Ann Arbor legislators introduce bills banning PFAS chemicals in food packaging

U.S. Rep. Debbie Dingell speaks with state representatives Jeff Irwin and Yousef Rabhi during Hash Bash on April 6, 2019 (Photo: Meredith Bruckner)

ANN ARBOR, Mich. – New bills introduced to the Michigan legislature this week are calling to ban toxic PFAS, BPA and phthalates from food packaging in the state of Michigan.

Introduced by Sen. Jeff Irwin (D-Ann Arbor) and Rep. Yousef Rabhi (D-Ann Arbor), Senate Bill 591 and House Bill 5250 call to ban the chemicals from the manufacturing and sale of food packaging.

“PFAS are a dangerous class of chemicals that are in our blood, our water, and even our food,” Sen. Irwin said in a release. “Food packaging is one way that we put PFAS in our bodies and these dangerous chemicals are in many common food items such as french fry or chicken nugget bags, and burger wrappers at fast-food chains. That’s why I’m proposing legislation to protect people from this unnecessary harm by banning PFAS in food packaging.”

Recently, Ecology Center announced that a 2020 study found the chemicals in containers and wrappers from six different fast-food and health-conscious chains.

PFAS, per- and polyfluoroalkyl substances, are man-made chemicals found in fire-fighting foams, waterproofing, stain repellents, polishes, nonstick products and food packaging. They have been linked to adverse health issues including reduced immune response, damage to the liver and delayed development, among others, according to the Agency for Toxic Substances and Disease Registry.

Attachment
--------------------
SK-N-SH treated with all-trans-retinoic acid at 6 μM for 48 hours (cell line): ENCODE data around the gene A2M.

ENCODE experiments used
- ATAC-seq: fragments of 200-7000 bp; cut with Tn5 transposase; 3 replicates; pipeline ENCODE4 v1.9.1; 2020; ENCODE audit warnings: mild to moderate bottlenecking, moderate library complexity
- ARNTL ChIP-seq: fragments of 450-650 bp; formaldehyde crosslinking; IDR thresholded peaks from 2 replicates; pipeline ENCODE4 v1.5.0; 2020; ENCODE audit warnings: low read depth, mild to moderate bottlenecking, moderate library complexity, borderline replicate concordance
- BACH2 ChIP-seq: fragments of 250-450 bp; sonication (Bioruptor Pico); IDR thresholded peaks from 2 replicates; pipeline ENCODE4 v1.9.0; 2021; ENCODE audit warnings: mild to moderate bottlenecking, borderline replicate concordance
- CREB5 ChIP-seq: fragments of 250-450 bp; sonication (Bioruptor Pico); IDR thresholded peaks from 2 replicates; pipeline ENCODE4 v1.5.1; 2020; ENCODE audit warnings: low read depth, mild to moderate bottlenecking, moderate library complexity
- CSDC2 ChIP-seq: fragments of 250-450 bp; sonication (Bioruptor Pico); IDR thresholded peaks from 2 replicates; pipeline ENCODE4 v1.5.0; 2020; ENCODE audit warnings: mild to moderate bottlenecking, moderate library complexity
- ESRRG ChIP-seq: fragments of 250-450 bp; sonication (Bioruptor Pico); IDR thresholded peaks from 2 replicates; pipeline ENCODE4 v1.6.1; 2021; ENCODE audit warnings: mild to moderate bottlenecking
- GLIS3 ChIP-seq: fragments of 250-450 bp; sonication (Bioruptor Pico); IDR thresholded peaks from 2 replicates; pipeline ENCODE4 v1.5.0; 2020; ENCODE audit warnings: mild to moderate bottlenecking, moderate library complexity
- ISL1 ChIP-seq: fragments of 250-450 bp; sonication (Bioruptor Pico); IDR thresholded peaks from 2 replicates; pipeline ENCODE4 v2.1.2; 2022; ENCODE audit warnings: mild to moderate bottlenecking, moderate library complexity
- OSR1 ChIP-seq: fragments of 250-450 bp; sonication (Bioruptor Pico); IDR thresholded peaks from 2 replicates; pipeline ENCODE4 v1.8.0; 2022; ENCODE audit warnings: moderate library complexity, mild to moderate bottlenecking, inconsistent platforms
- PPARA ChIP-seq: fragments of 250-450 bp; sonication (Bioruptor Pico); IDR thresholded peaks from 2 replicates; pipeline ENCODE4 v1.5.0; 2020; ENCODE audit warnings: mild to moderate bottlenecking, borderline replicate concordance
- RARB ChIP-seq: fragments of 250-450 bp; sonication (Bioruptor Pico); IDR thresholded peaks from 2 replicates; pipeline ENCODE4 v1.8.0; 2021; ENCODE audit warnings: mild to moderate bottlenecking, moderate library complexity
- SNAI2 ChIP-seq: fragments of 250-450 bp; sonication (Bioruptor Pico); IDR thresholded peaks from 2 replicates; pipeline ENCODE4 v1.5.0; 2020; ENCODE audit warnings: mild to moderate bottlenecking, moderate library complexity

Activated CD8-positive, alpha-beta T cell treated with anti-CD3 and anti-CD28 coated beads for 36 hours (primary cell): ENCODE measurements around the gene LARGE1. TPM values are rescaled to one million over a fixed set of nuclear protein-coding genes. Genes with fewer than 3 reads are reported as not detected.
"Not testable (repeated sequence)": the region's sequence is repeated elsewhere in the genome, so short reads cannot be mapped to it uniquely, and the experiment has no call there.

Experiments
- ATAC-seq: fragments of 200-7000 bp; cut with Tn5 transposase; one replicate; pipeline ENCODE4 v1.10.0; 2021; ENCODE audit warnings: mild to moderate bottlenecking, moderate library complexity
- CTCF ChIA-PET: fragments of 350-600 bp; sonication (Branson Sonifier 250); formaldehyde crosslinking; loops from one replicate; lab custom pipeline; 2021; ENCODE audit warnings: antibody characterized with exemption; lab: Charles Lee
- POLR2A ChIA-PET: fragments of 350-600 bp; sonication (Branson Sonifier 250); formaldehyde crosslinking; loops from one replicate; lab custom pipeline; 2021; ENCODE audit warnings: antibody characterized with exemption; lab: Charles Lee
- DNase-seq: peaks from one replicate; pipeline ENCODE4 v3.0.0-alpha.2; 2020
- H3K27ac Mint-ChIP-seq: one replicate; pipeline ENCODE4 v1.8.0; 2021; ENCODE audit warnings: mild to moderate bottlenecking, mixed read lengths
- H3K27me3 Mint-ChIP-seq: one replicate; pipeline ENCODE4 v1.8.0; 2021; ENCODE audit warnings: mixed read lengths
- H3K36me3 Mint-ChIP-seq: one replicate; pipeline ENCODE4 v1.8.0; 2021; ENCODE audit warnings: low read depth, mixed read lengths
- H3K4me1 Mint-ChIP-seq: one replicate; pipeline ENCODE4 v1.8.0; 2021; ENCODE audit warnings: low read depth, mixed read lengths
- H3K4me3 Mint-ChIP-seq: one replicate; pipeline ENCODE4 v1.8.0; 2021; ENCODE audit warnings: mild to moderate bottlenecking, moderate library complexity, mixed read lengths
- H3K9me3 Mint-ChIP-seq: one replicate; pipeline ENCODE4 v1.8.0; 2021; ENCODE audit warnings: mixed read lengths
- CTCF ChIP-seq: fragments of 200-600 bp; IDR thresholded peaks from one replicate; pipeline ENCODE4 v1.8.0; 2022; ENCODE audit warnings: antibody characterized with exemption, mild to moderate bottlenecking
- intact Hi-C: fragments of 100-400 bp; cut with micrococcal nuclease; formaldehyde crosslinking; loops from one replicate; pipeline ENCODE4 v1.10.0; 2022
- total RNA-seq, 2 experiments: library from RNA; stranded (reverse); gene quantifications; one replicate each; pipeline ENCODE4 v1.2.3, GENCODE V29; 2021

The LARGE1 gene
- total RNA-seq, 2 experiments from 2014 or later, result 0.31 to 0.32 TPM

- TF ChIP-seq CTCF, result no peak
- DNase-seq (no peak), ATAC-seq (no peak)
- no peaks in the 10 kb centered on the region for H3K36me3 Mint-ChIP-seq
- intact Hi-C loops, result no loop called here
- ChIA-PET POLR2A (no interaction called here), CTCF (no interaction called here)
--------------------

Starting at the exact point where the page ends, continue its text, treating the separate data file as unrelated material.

Read: What is ‘PFAS’ and how can it affect your health? Here’s what you should know

“Right now, Michiganders are facing the impossible task of protecting themselves and their families from invisible, pervasive contaminants in the food they buy,” Rep. Rabhi said in the release. “That’s why we have food safety laws; to protect public health and give people confidence that their food is safe. These harmful substances simply should not be allowed in food packaging.”

Sen. Irwin argued that the use of these chemicals in food packaging required immediate attention, saying that the chemicals “suppress the immune system and are linked to an increase in numerous cancers such as kidney, ovarian, and prostate cancers.”

“We don’t need more cancer. What we need is to remove unnecessary, dangerous chemicals from our products so that they don’t pollute our bodies and the world around us.”

About the Author:

Sarah has worked for WDIV since June 2018. She covers community events, good eats and small businesses in Ann Arbor and has a Master's degree in Applied Linguistics from Grand Valley State University.